George Rodger (19 March 1908 – 24 July 1995) was a British photojournalist noted for his work in Africa and for taking the first photographs of the death camps at Bergen-Belsen at the end of the Second World War.
Most notably, Rodger was the first photographer to enter the concentration camp at Bergen-Belsen in 1945. His photographs of the few survivors and piles of corpses were published in Life and Time magazines and were highly influential in showing the reality of the death camps. Rodger later recalled how, after spending several hours at the camp, he was appalled to realise that he had spent most of the time looking for graphically pleasing compositions of the piles of bodies lying among the trees and buildings.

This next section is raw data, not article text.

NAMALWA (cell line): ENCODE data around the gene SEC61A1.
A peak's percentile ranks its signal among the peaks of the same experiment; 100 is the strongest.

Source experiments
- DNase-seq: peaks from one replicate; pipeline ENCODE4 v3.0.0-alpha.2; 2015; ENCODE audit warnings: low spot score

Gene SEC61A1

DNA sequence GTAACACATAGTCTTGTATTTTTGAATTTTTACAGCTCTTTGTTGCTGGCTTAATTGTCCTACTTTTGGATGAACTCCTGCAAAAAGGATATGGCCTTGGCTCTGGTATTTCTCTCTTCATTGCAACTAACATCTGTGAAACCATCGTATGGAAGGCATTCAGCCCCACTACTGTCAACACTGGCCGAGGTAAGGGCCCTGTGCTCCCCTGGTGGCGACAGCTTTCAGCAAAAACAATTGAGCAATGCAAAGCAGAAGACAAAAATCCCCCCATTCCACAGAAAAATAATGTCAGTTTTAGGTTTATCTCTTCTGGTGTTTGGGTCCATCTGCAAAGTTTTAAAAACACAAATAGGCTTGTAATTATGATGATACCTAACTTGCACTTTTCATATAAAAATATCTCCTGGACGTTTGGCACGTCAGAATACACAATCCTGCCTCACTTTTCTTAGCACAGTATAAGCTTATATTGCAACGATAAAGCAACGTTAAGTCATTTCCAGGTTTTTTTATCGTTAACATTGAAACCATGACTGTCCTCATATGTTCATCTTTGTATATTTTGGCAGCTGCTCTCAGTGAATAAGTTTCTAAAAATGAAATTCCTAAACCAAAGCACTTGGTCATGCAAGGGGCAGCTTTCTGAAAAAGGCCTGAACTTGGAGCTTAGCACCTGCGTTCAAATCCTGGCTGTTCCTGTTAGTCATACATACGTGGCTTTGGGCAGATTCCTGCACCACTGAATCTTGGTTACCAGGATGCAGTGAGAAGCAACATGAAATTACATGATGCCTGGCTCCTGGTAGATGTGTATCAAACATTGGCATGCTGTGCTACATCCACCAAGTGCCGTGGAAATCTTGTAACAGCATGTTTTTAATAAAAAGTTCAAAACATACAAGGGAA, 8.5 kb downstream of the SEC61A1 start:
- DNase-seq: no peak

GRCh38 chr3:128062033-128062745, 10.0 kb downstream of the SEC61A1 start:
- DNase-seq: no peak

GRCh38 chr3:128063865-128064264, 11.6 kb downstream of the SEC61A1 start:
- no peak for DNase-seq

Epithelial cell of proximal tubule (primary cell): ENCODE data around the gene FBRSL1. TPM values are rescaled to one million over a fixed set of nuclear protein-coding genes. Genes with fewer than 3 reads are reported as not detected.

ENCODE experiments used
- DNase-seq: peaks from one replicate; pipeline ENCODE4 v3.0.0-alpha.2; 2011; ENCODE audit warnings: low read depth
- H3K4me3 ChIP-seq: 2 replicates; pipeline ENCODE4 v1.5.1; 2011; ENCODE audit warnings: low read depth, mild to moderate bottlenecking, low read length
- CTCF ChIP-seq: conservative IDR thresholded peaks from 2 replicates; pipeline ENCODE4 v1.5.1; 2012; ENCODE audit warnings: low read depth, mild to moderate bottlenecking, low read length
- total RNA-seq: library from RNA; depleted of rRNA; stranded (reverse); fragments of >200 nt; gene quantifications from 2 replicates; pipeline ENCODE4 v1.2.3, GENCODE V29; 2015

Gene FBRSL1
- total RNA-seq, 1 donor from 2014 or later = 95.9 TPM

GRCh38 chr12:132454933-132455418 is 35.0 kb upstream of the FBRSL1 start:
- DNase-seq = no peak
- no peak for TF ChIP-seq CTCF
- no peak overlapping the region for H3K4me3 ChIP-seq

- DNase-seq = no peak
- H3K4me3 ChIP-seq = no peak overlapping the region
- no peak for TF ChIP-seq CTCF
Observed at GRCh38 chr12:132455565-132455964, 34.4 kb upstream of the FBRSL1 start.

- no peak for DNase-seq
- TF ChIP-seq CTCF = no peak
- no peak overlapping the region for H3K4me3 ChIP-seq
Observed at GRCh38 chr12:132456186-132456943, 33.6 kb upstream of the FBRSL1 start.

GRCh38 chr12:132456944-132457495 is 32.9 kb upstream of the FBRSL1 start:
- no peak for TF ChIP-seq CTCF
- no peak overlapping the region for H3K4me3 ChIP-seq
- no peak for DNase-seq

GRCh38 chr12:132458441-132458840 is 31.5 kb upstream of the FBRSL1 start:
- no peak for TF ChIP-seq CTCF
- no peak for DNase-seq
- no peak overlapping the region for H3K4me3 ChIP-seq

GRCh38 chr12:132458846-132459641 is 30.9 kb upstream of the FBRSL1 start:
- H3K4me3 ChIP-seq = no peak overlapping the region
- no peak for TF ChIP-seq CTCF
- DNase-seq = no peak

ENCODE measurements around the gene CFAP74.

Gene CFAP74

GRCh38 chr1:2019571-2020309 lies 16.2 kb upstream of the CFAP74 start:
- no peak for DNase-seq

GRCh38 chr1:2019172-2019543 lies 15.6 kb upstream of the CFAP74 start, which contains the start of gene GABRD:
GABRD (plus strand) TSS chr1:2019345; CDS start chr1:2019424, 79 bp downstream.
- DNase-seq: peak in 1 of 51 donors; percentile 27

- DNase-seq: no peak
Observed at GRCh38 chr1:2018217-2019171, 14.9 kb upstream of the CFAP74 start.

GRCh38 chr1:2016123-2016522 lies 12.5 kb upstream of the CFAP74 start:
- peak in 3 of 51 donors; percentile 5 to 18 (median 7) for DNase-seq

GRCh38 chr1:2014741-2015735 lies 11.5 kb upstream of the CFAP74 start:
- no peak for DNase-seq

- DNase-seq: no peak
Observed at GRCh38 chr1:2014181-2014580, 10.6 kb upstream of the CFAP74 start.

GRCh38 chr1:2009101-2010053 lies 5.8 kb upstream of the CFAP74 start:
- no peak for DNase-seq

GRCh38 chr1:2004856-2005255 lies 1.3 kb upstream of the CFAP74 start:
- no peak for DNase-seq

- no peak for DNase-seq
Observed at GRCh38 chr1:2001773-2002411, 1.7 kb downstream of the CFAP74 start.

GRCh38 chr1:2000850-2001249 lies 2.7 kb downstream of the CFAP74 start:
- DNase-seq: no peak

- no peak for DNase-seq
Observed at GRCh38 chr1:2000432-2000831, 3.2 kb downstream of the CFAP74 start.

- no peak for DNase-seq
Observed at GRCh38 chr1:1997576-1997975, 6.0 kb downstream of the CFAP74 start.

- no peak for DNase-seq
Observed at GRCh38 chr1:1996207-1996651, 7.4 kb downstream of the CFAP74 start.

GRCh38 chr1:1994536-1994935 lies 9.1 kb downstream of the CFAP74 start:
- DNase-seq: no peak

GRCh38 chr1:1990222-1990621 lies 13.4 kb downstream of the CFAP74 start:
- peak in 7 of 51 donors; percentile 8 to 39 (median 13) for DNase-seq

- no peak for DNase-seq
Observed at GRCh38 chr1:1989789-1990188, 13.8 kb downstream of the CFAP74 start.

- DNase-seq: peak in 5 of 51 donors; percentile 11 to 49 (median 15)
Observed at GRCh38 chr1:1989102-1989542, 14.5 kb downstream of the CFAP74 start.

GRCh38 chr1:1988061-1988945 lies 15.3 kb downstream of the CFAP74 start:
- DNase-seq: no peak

One of the first photographs taken after liberation of Bergen-Belsen in 1945.
This traumatic experience lead Rodger to conclude that he couldn't work as a war correspondent again. Leaving Life, he travelled throughout Africa and the Middle East, continuing to document these area's wildlife and people.
In 1947, Rodger became a founder member of Magnum Photos and over the next thirty years worked as a freelance photographer, taking on many expeditions and assignments to photograph the people, landscape and nature of Africa. Much of Rodger's photojournalism in Africa was published in National Geographic as well as other magazines and newspapers. (wikipedia)